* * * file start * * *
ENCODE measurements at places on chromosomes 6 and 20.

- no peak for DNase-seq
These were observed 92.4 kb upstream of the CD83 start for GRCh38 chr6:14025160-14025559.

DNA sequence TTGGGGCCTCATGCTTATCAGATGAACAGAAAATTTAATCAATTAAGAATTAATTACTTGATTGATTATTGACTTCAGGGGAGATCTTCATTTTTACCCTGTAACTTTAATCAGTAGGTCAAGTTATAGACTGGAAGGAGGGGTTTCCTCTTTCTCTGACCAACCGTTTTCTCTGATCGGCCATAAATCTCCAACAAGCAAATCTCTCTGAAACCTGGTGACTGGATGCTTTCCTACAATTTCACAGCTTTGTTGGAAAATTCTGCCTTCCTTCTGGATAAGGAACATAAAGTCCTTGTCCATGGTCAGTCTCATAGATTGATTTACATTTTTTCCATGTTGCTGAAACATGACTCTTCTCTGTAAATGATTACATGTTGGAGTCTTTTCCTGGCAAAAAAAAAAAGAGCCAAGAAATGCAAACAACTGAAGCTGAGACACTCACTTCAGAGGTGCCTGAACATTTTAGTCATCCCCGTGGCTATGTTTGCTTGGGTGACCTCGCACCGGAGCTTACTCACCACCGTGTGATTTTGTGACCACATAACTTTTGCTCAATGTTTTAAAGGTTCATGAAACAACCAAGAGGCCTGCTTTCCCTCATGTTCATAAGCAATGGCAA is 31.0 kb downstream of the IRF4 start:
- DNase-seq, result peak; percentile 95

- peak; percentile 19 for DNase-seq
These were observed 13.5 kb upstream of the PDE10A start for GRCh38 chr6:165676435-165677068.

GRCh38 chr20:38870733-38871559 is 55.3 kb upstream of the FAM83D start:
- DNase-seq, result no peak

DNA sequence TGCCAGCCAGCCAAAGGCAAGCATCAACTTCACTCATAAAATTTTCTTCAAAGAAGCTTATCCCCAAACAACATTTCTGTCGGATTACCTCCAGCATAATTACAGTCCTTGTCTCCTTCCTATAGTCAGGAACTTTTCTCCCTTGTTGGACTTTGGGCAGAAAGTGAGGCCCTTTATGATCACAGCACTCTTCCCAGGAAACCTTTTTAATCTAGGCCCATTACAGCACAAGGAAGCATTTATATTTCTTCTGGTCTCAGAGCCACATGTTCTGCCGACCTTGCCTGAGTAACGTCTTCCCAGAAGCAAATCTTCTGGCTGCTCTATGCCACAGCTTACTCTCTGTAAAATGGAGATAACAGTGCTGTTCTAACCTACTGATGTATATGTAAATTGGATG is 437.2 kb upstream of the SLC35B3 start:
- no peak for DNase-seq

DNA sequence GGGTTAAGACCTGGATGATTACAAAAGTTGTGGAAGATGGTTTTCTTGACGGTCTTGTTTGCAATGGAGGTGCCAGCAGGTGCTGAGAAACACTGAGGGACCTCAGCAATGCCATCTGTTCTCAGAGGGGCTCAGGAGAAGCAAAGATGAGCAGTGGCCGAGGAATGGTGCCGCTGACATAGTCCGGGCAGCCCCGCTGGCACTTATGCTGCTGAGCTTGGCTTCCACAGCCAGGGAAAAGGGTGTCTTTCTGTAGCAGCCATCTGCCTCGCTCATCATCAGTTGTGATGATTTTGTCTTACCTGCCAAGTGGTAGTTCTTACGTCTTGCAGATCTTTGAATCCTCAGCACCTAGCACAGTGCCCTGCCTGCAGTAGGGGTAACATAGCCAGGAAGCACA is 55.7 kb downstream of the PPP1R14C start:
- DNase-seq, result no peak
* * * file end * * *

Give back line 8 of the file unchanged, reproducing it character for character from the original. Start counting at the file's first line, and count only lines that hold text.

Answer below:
GRCh38 chr20:38870733-38871559 is 55.3 kb upstream of the FAM83D start: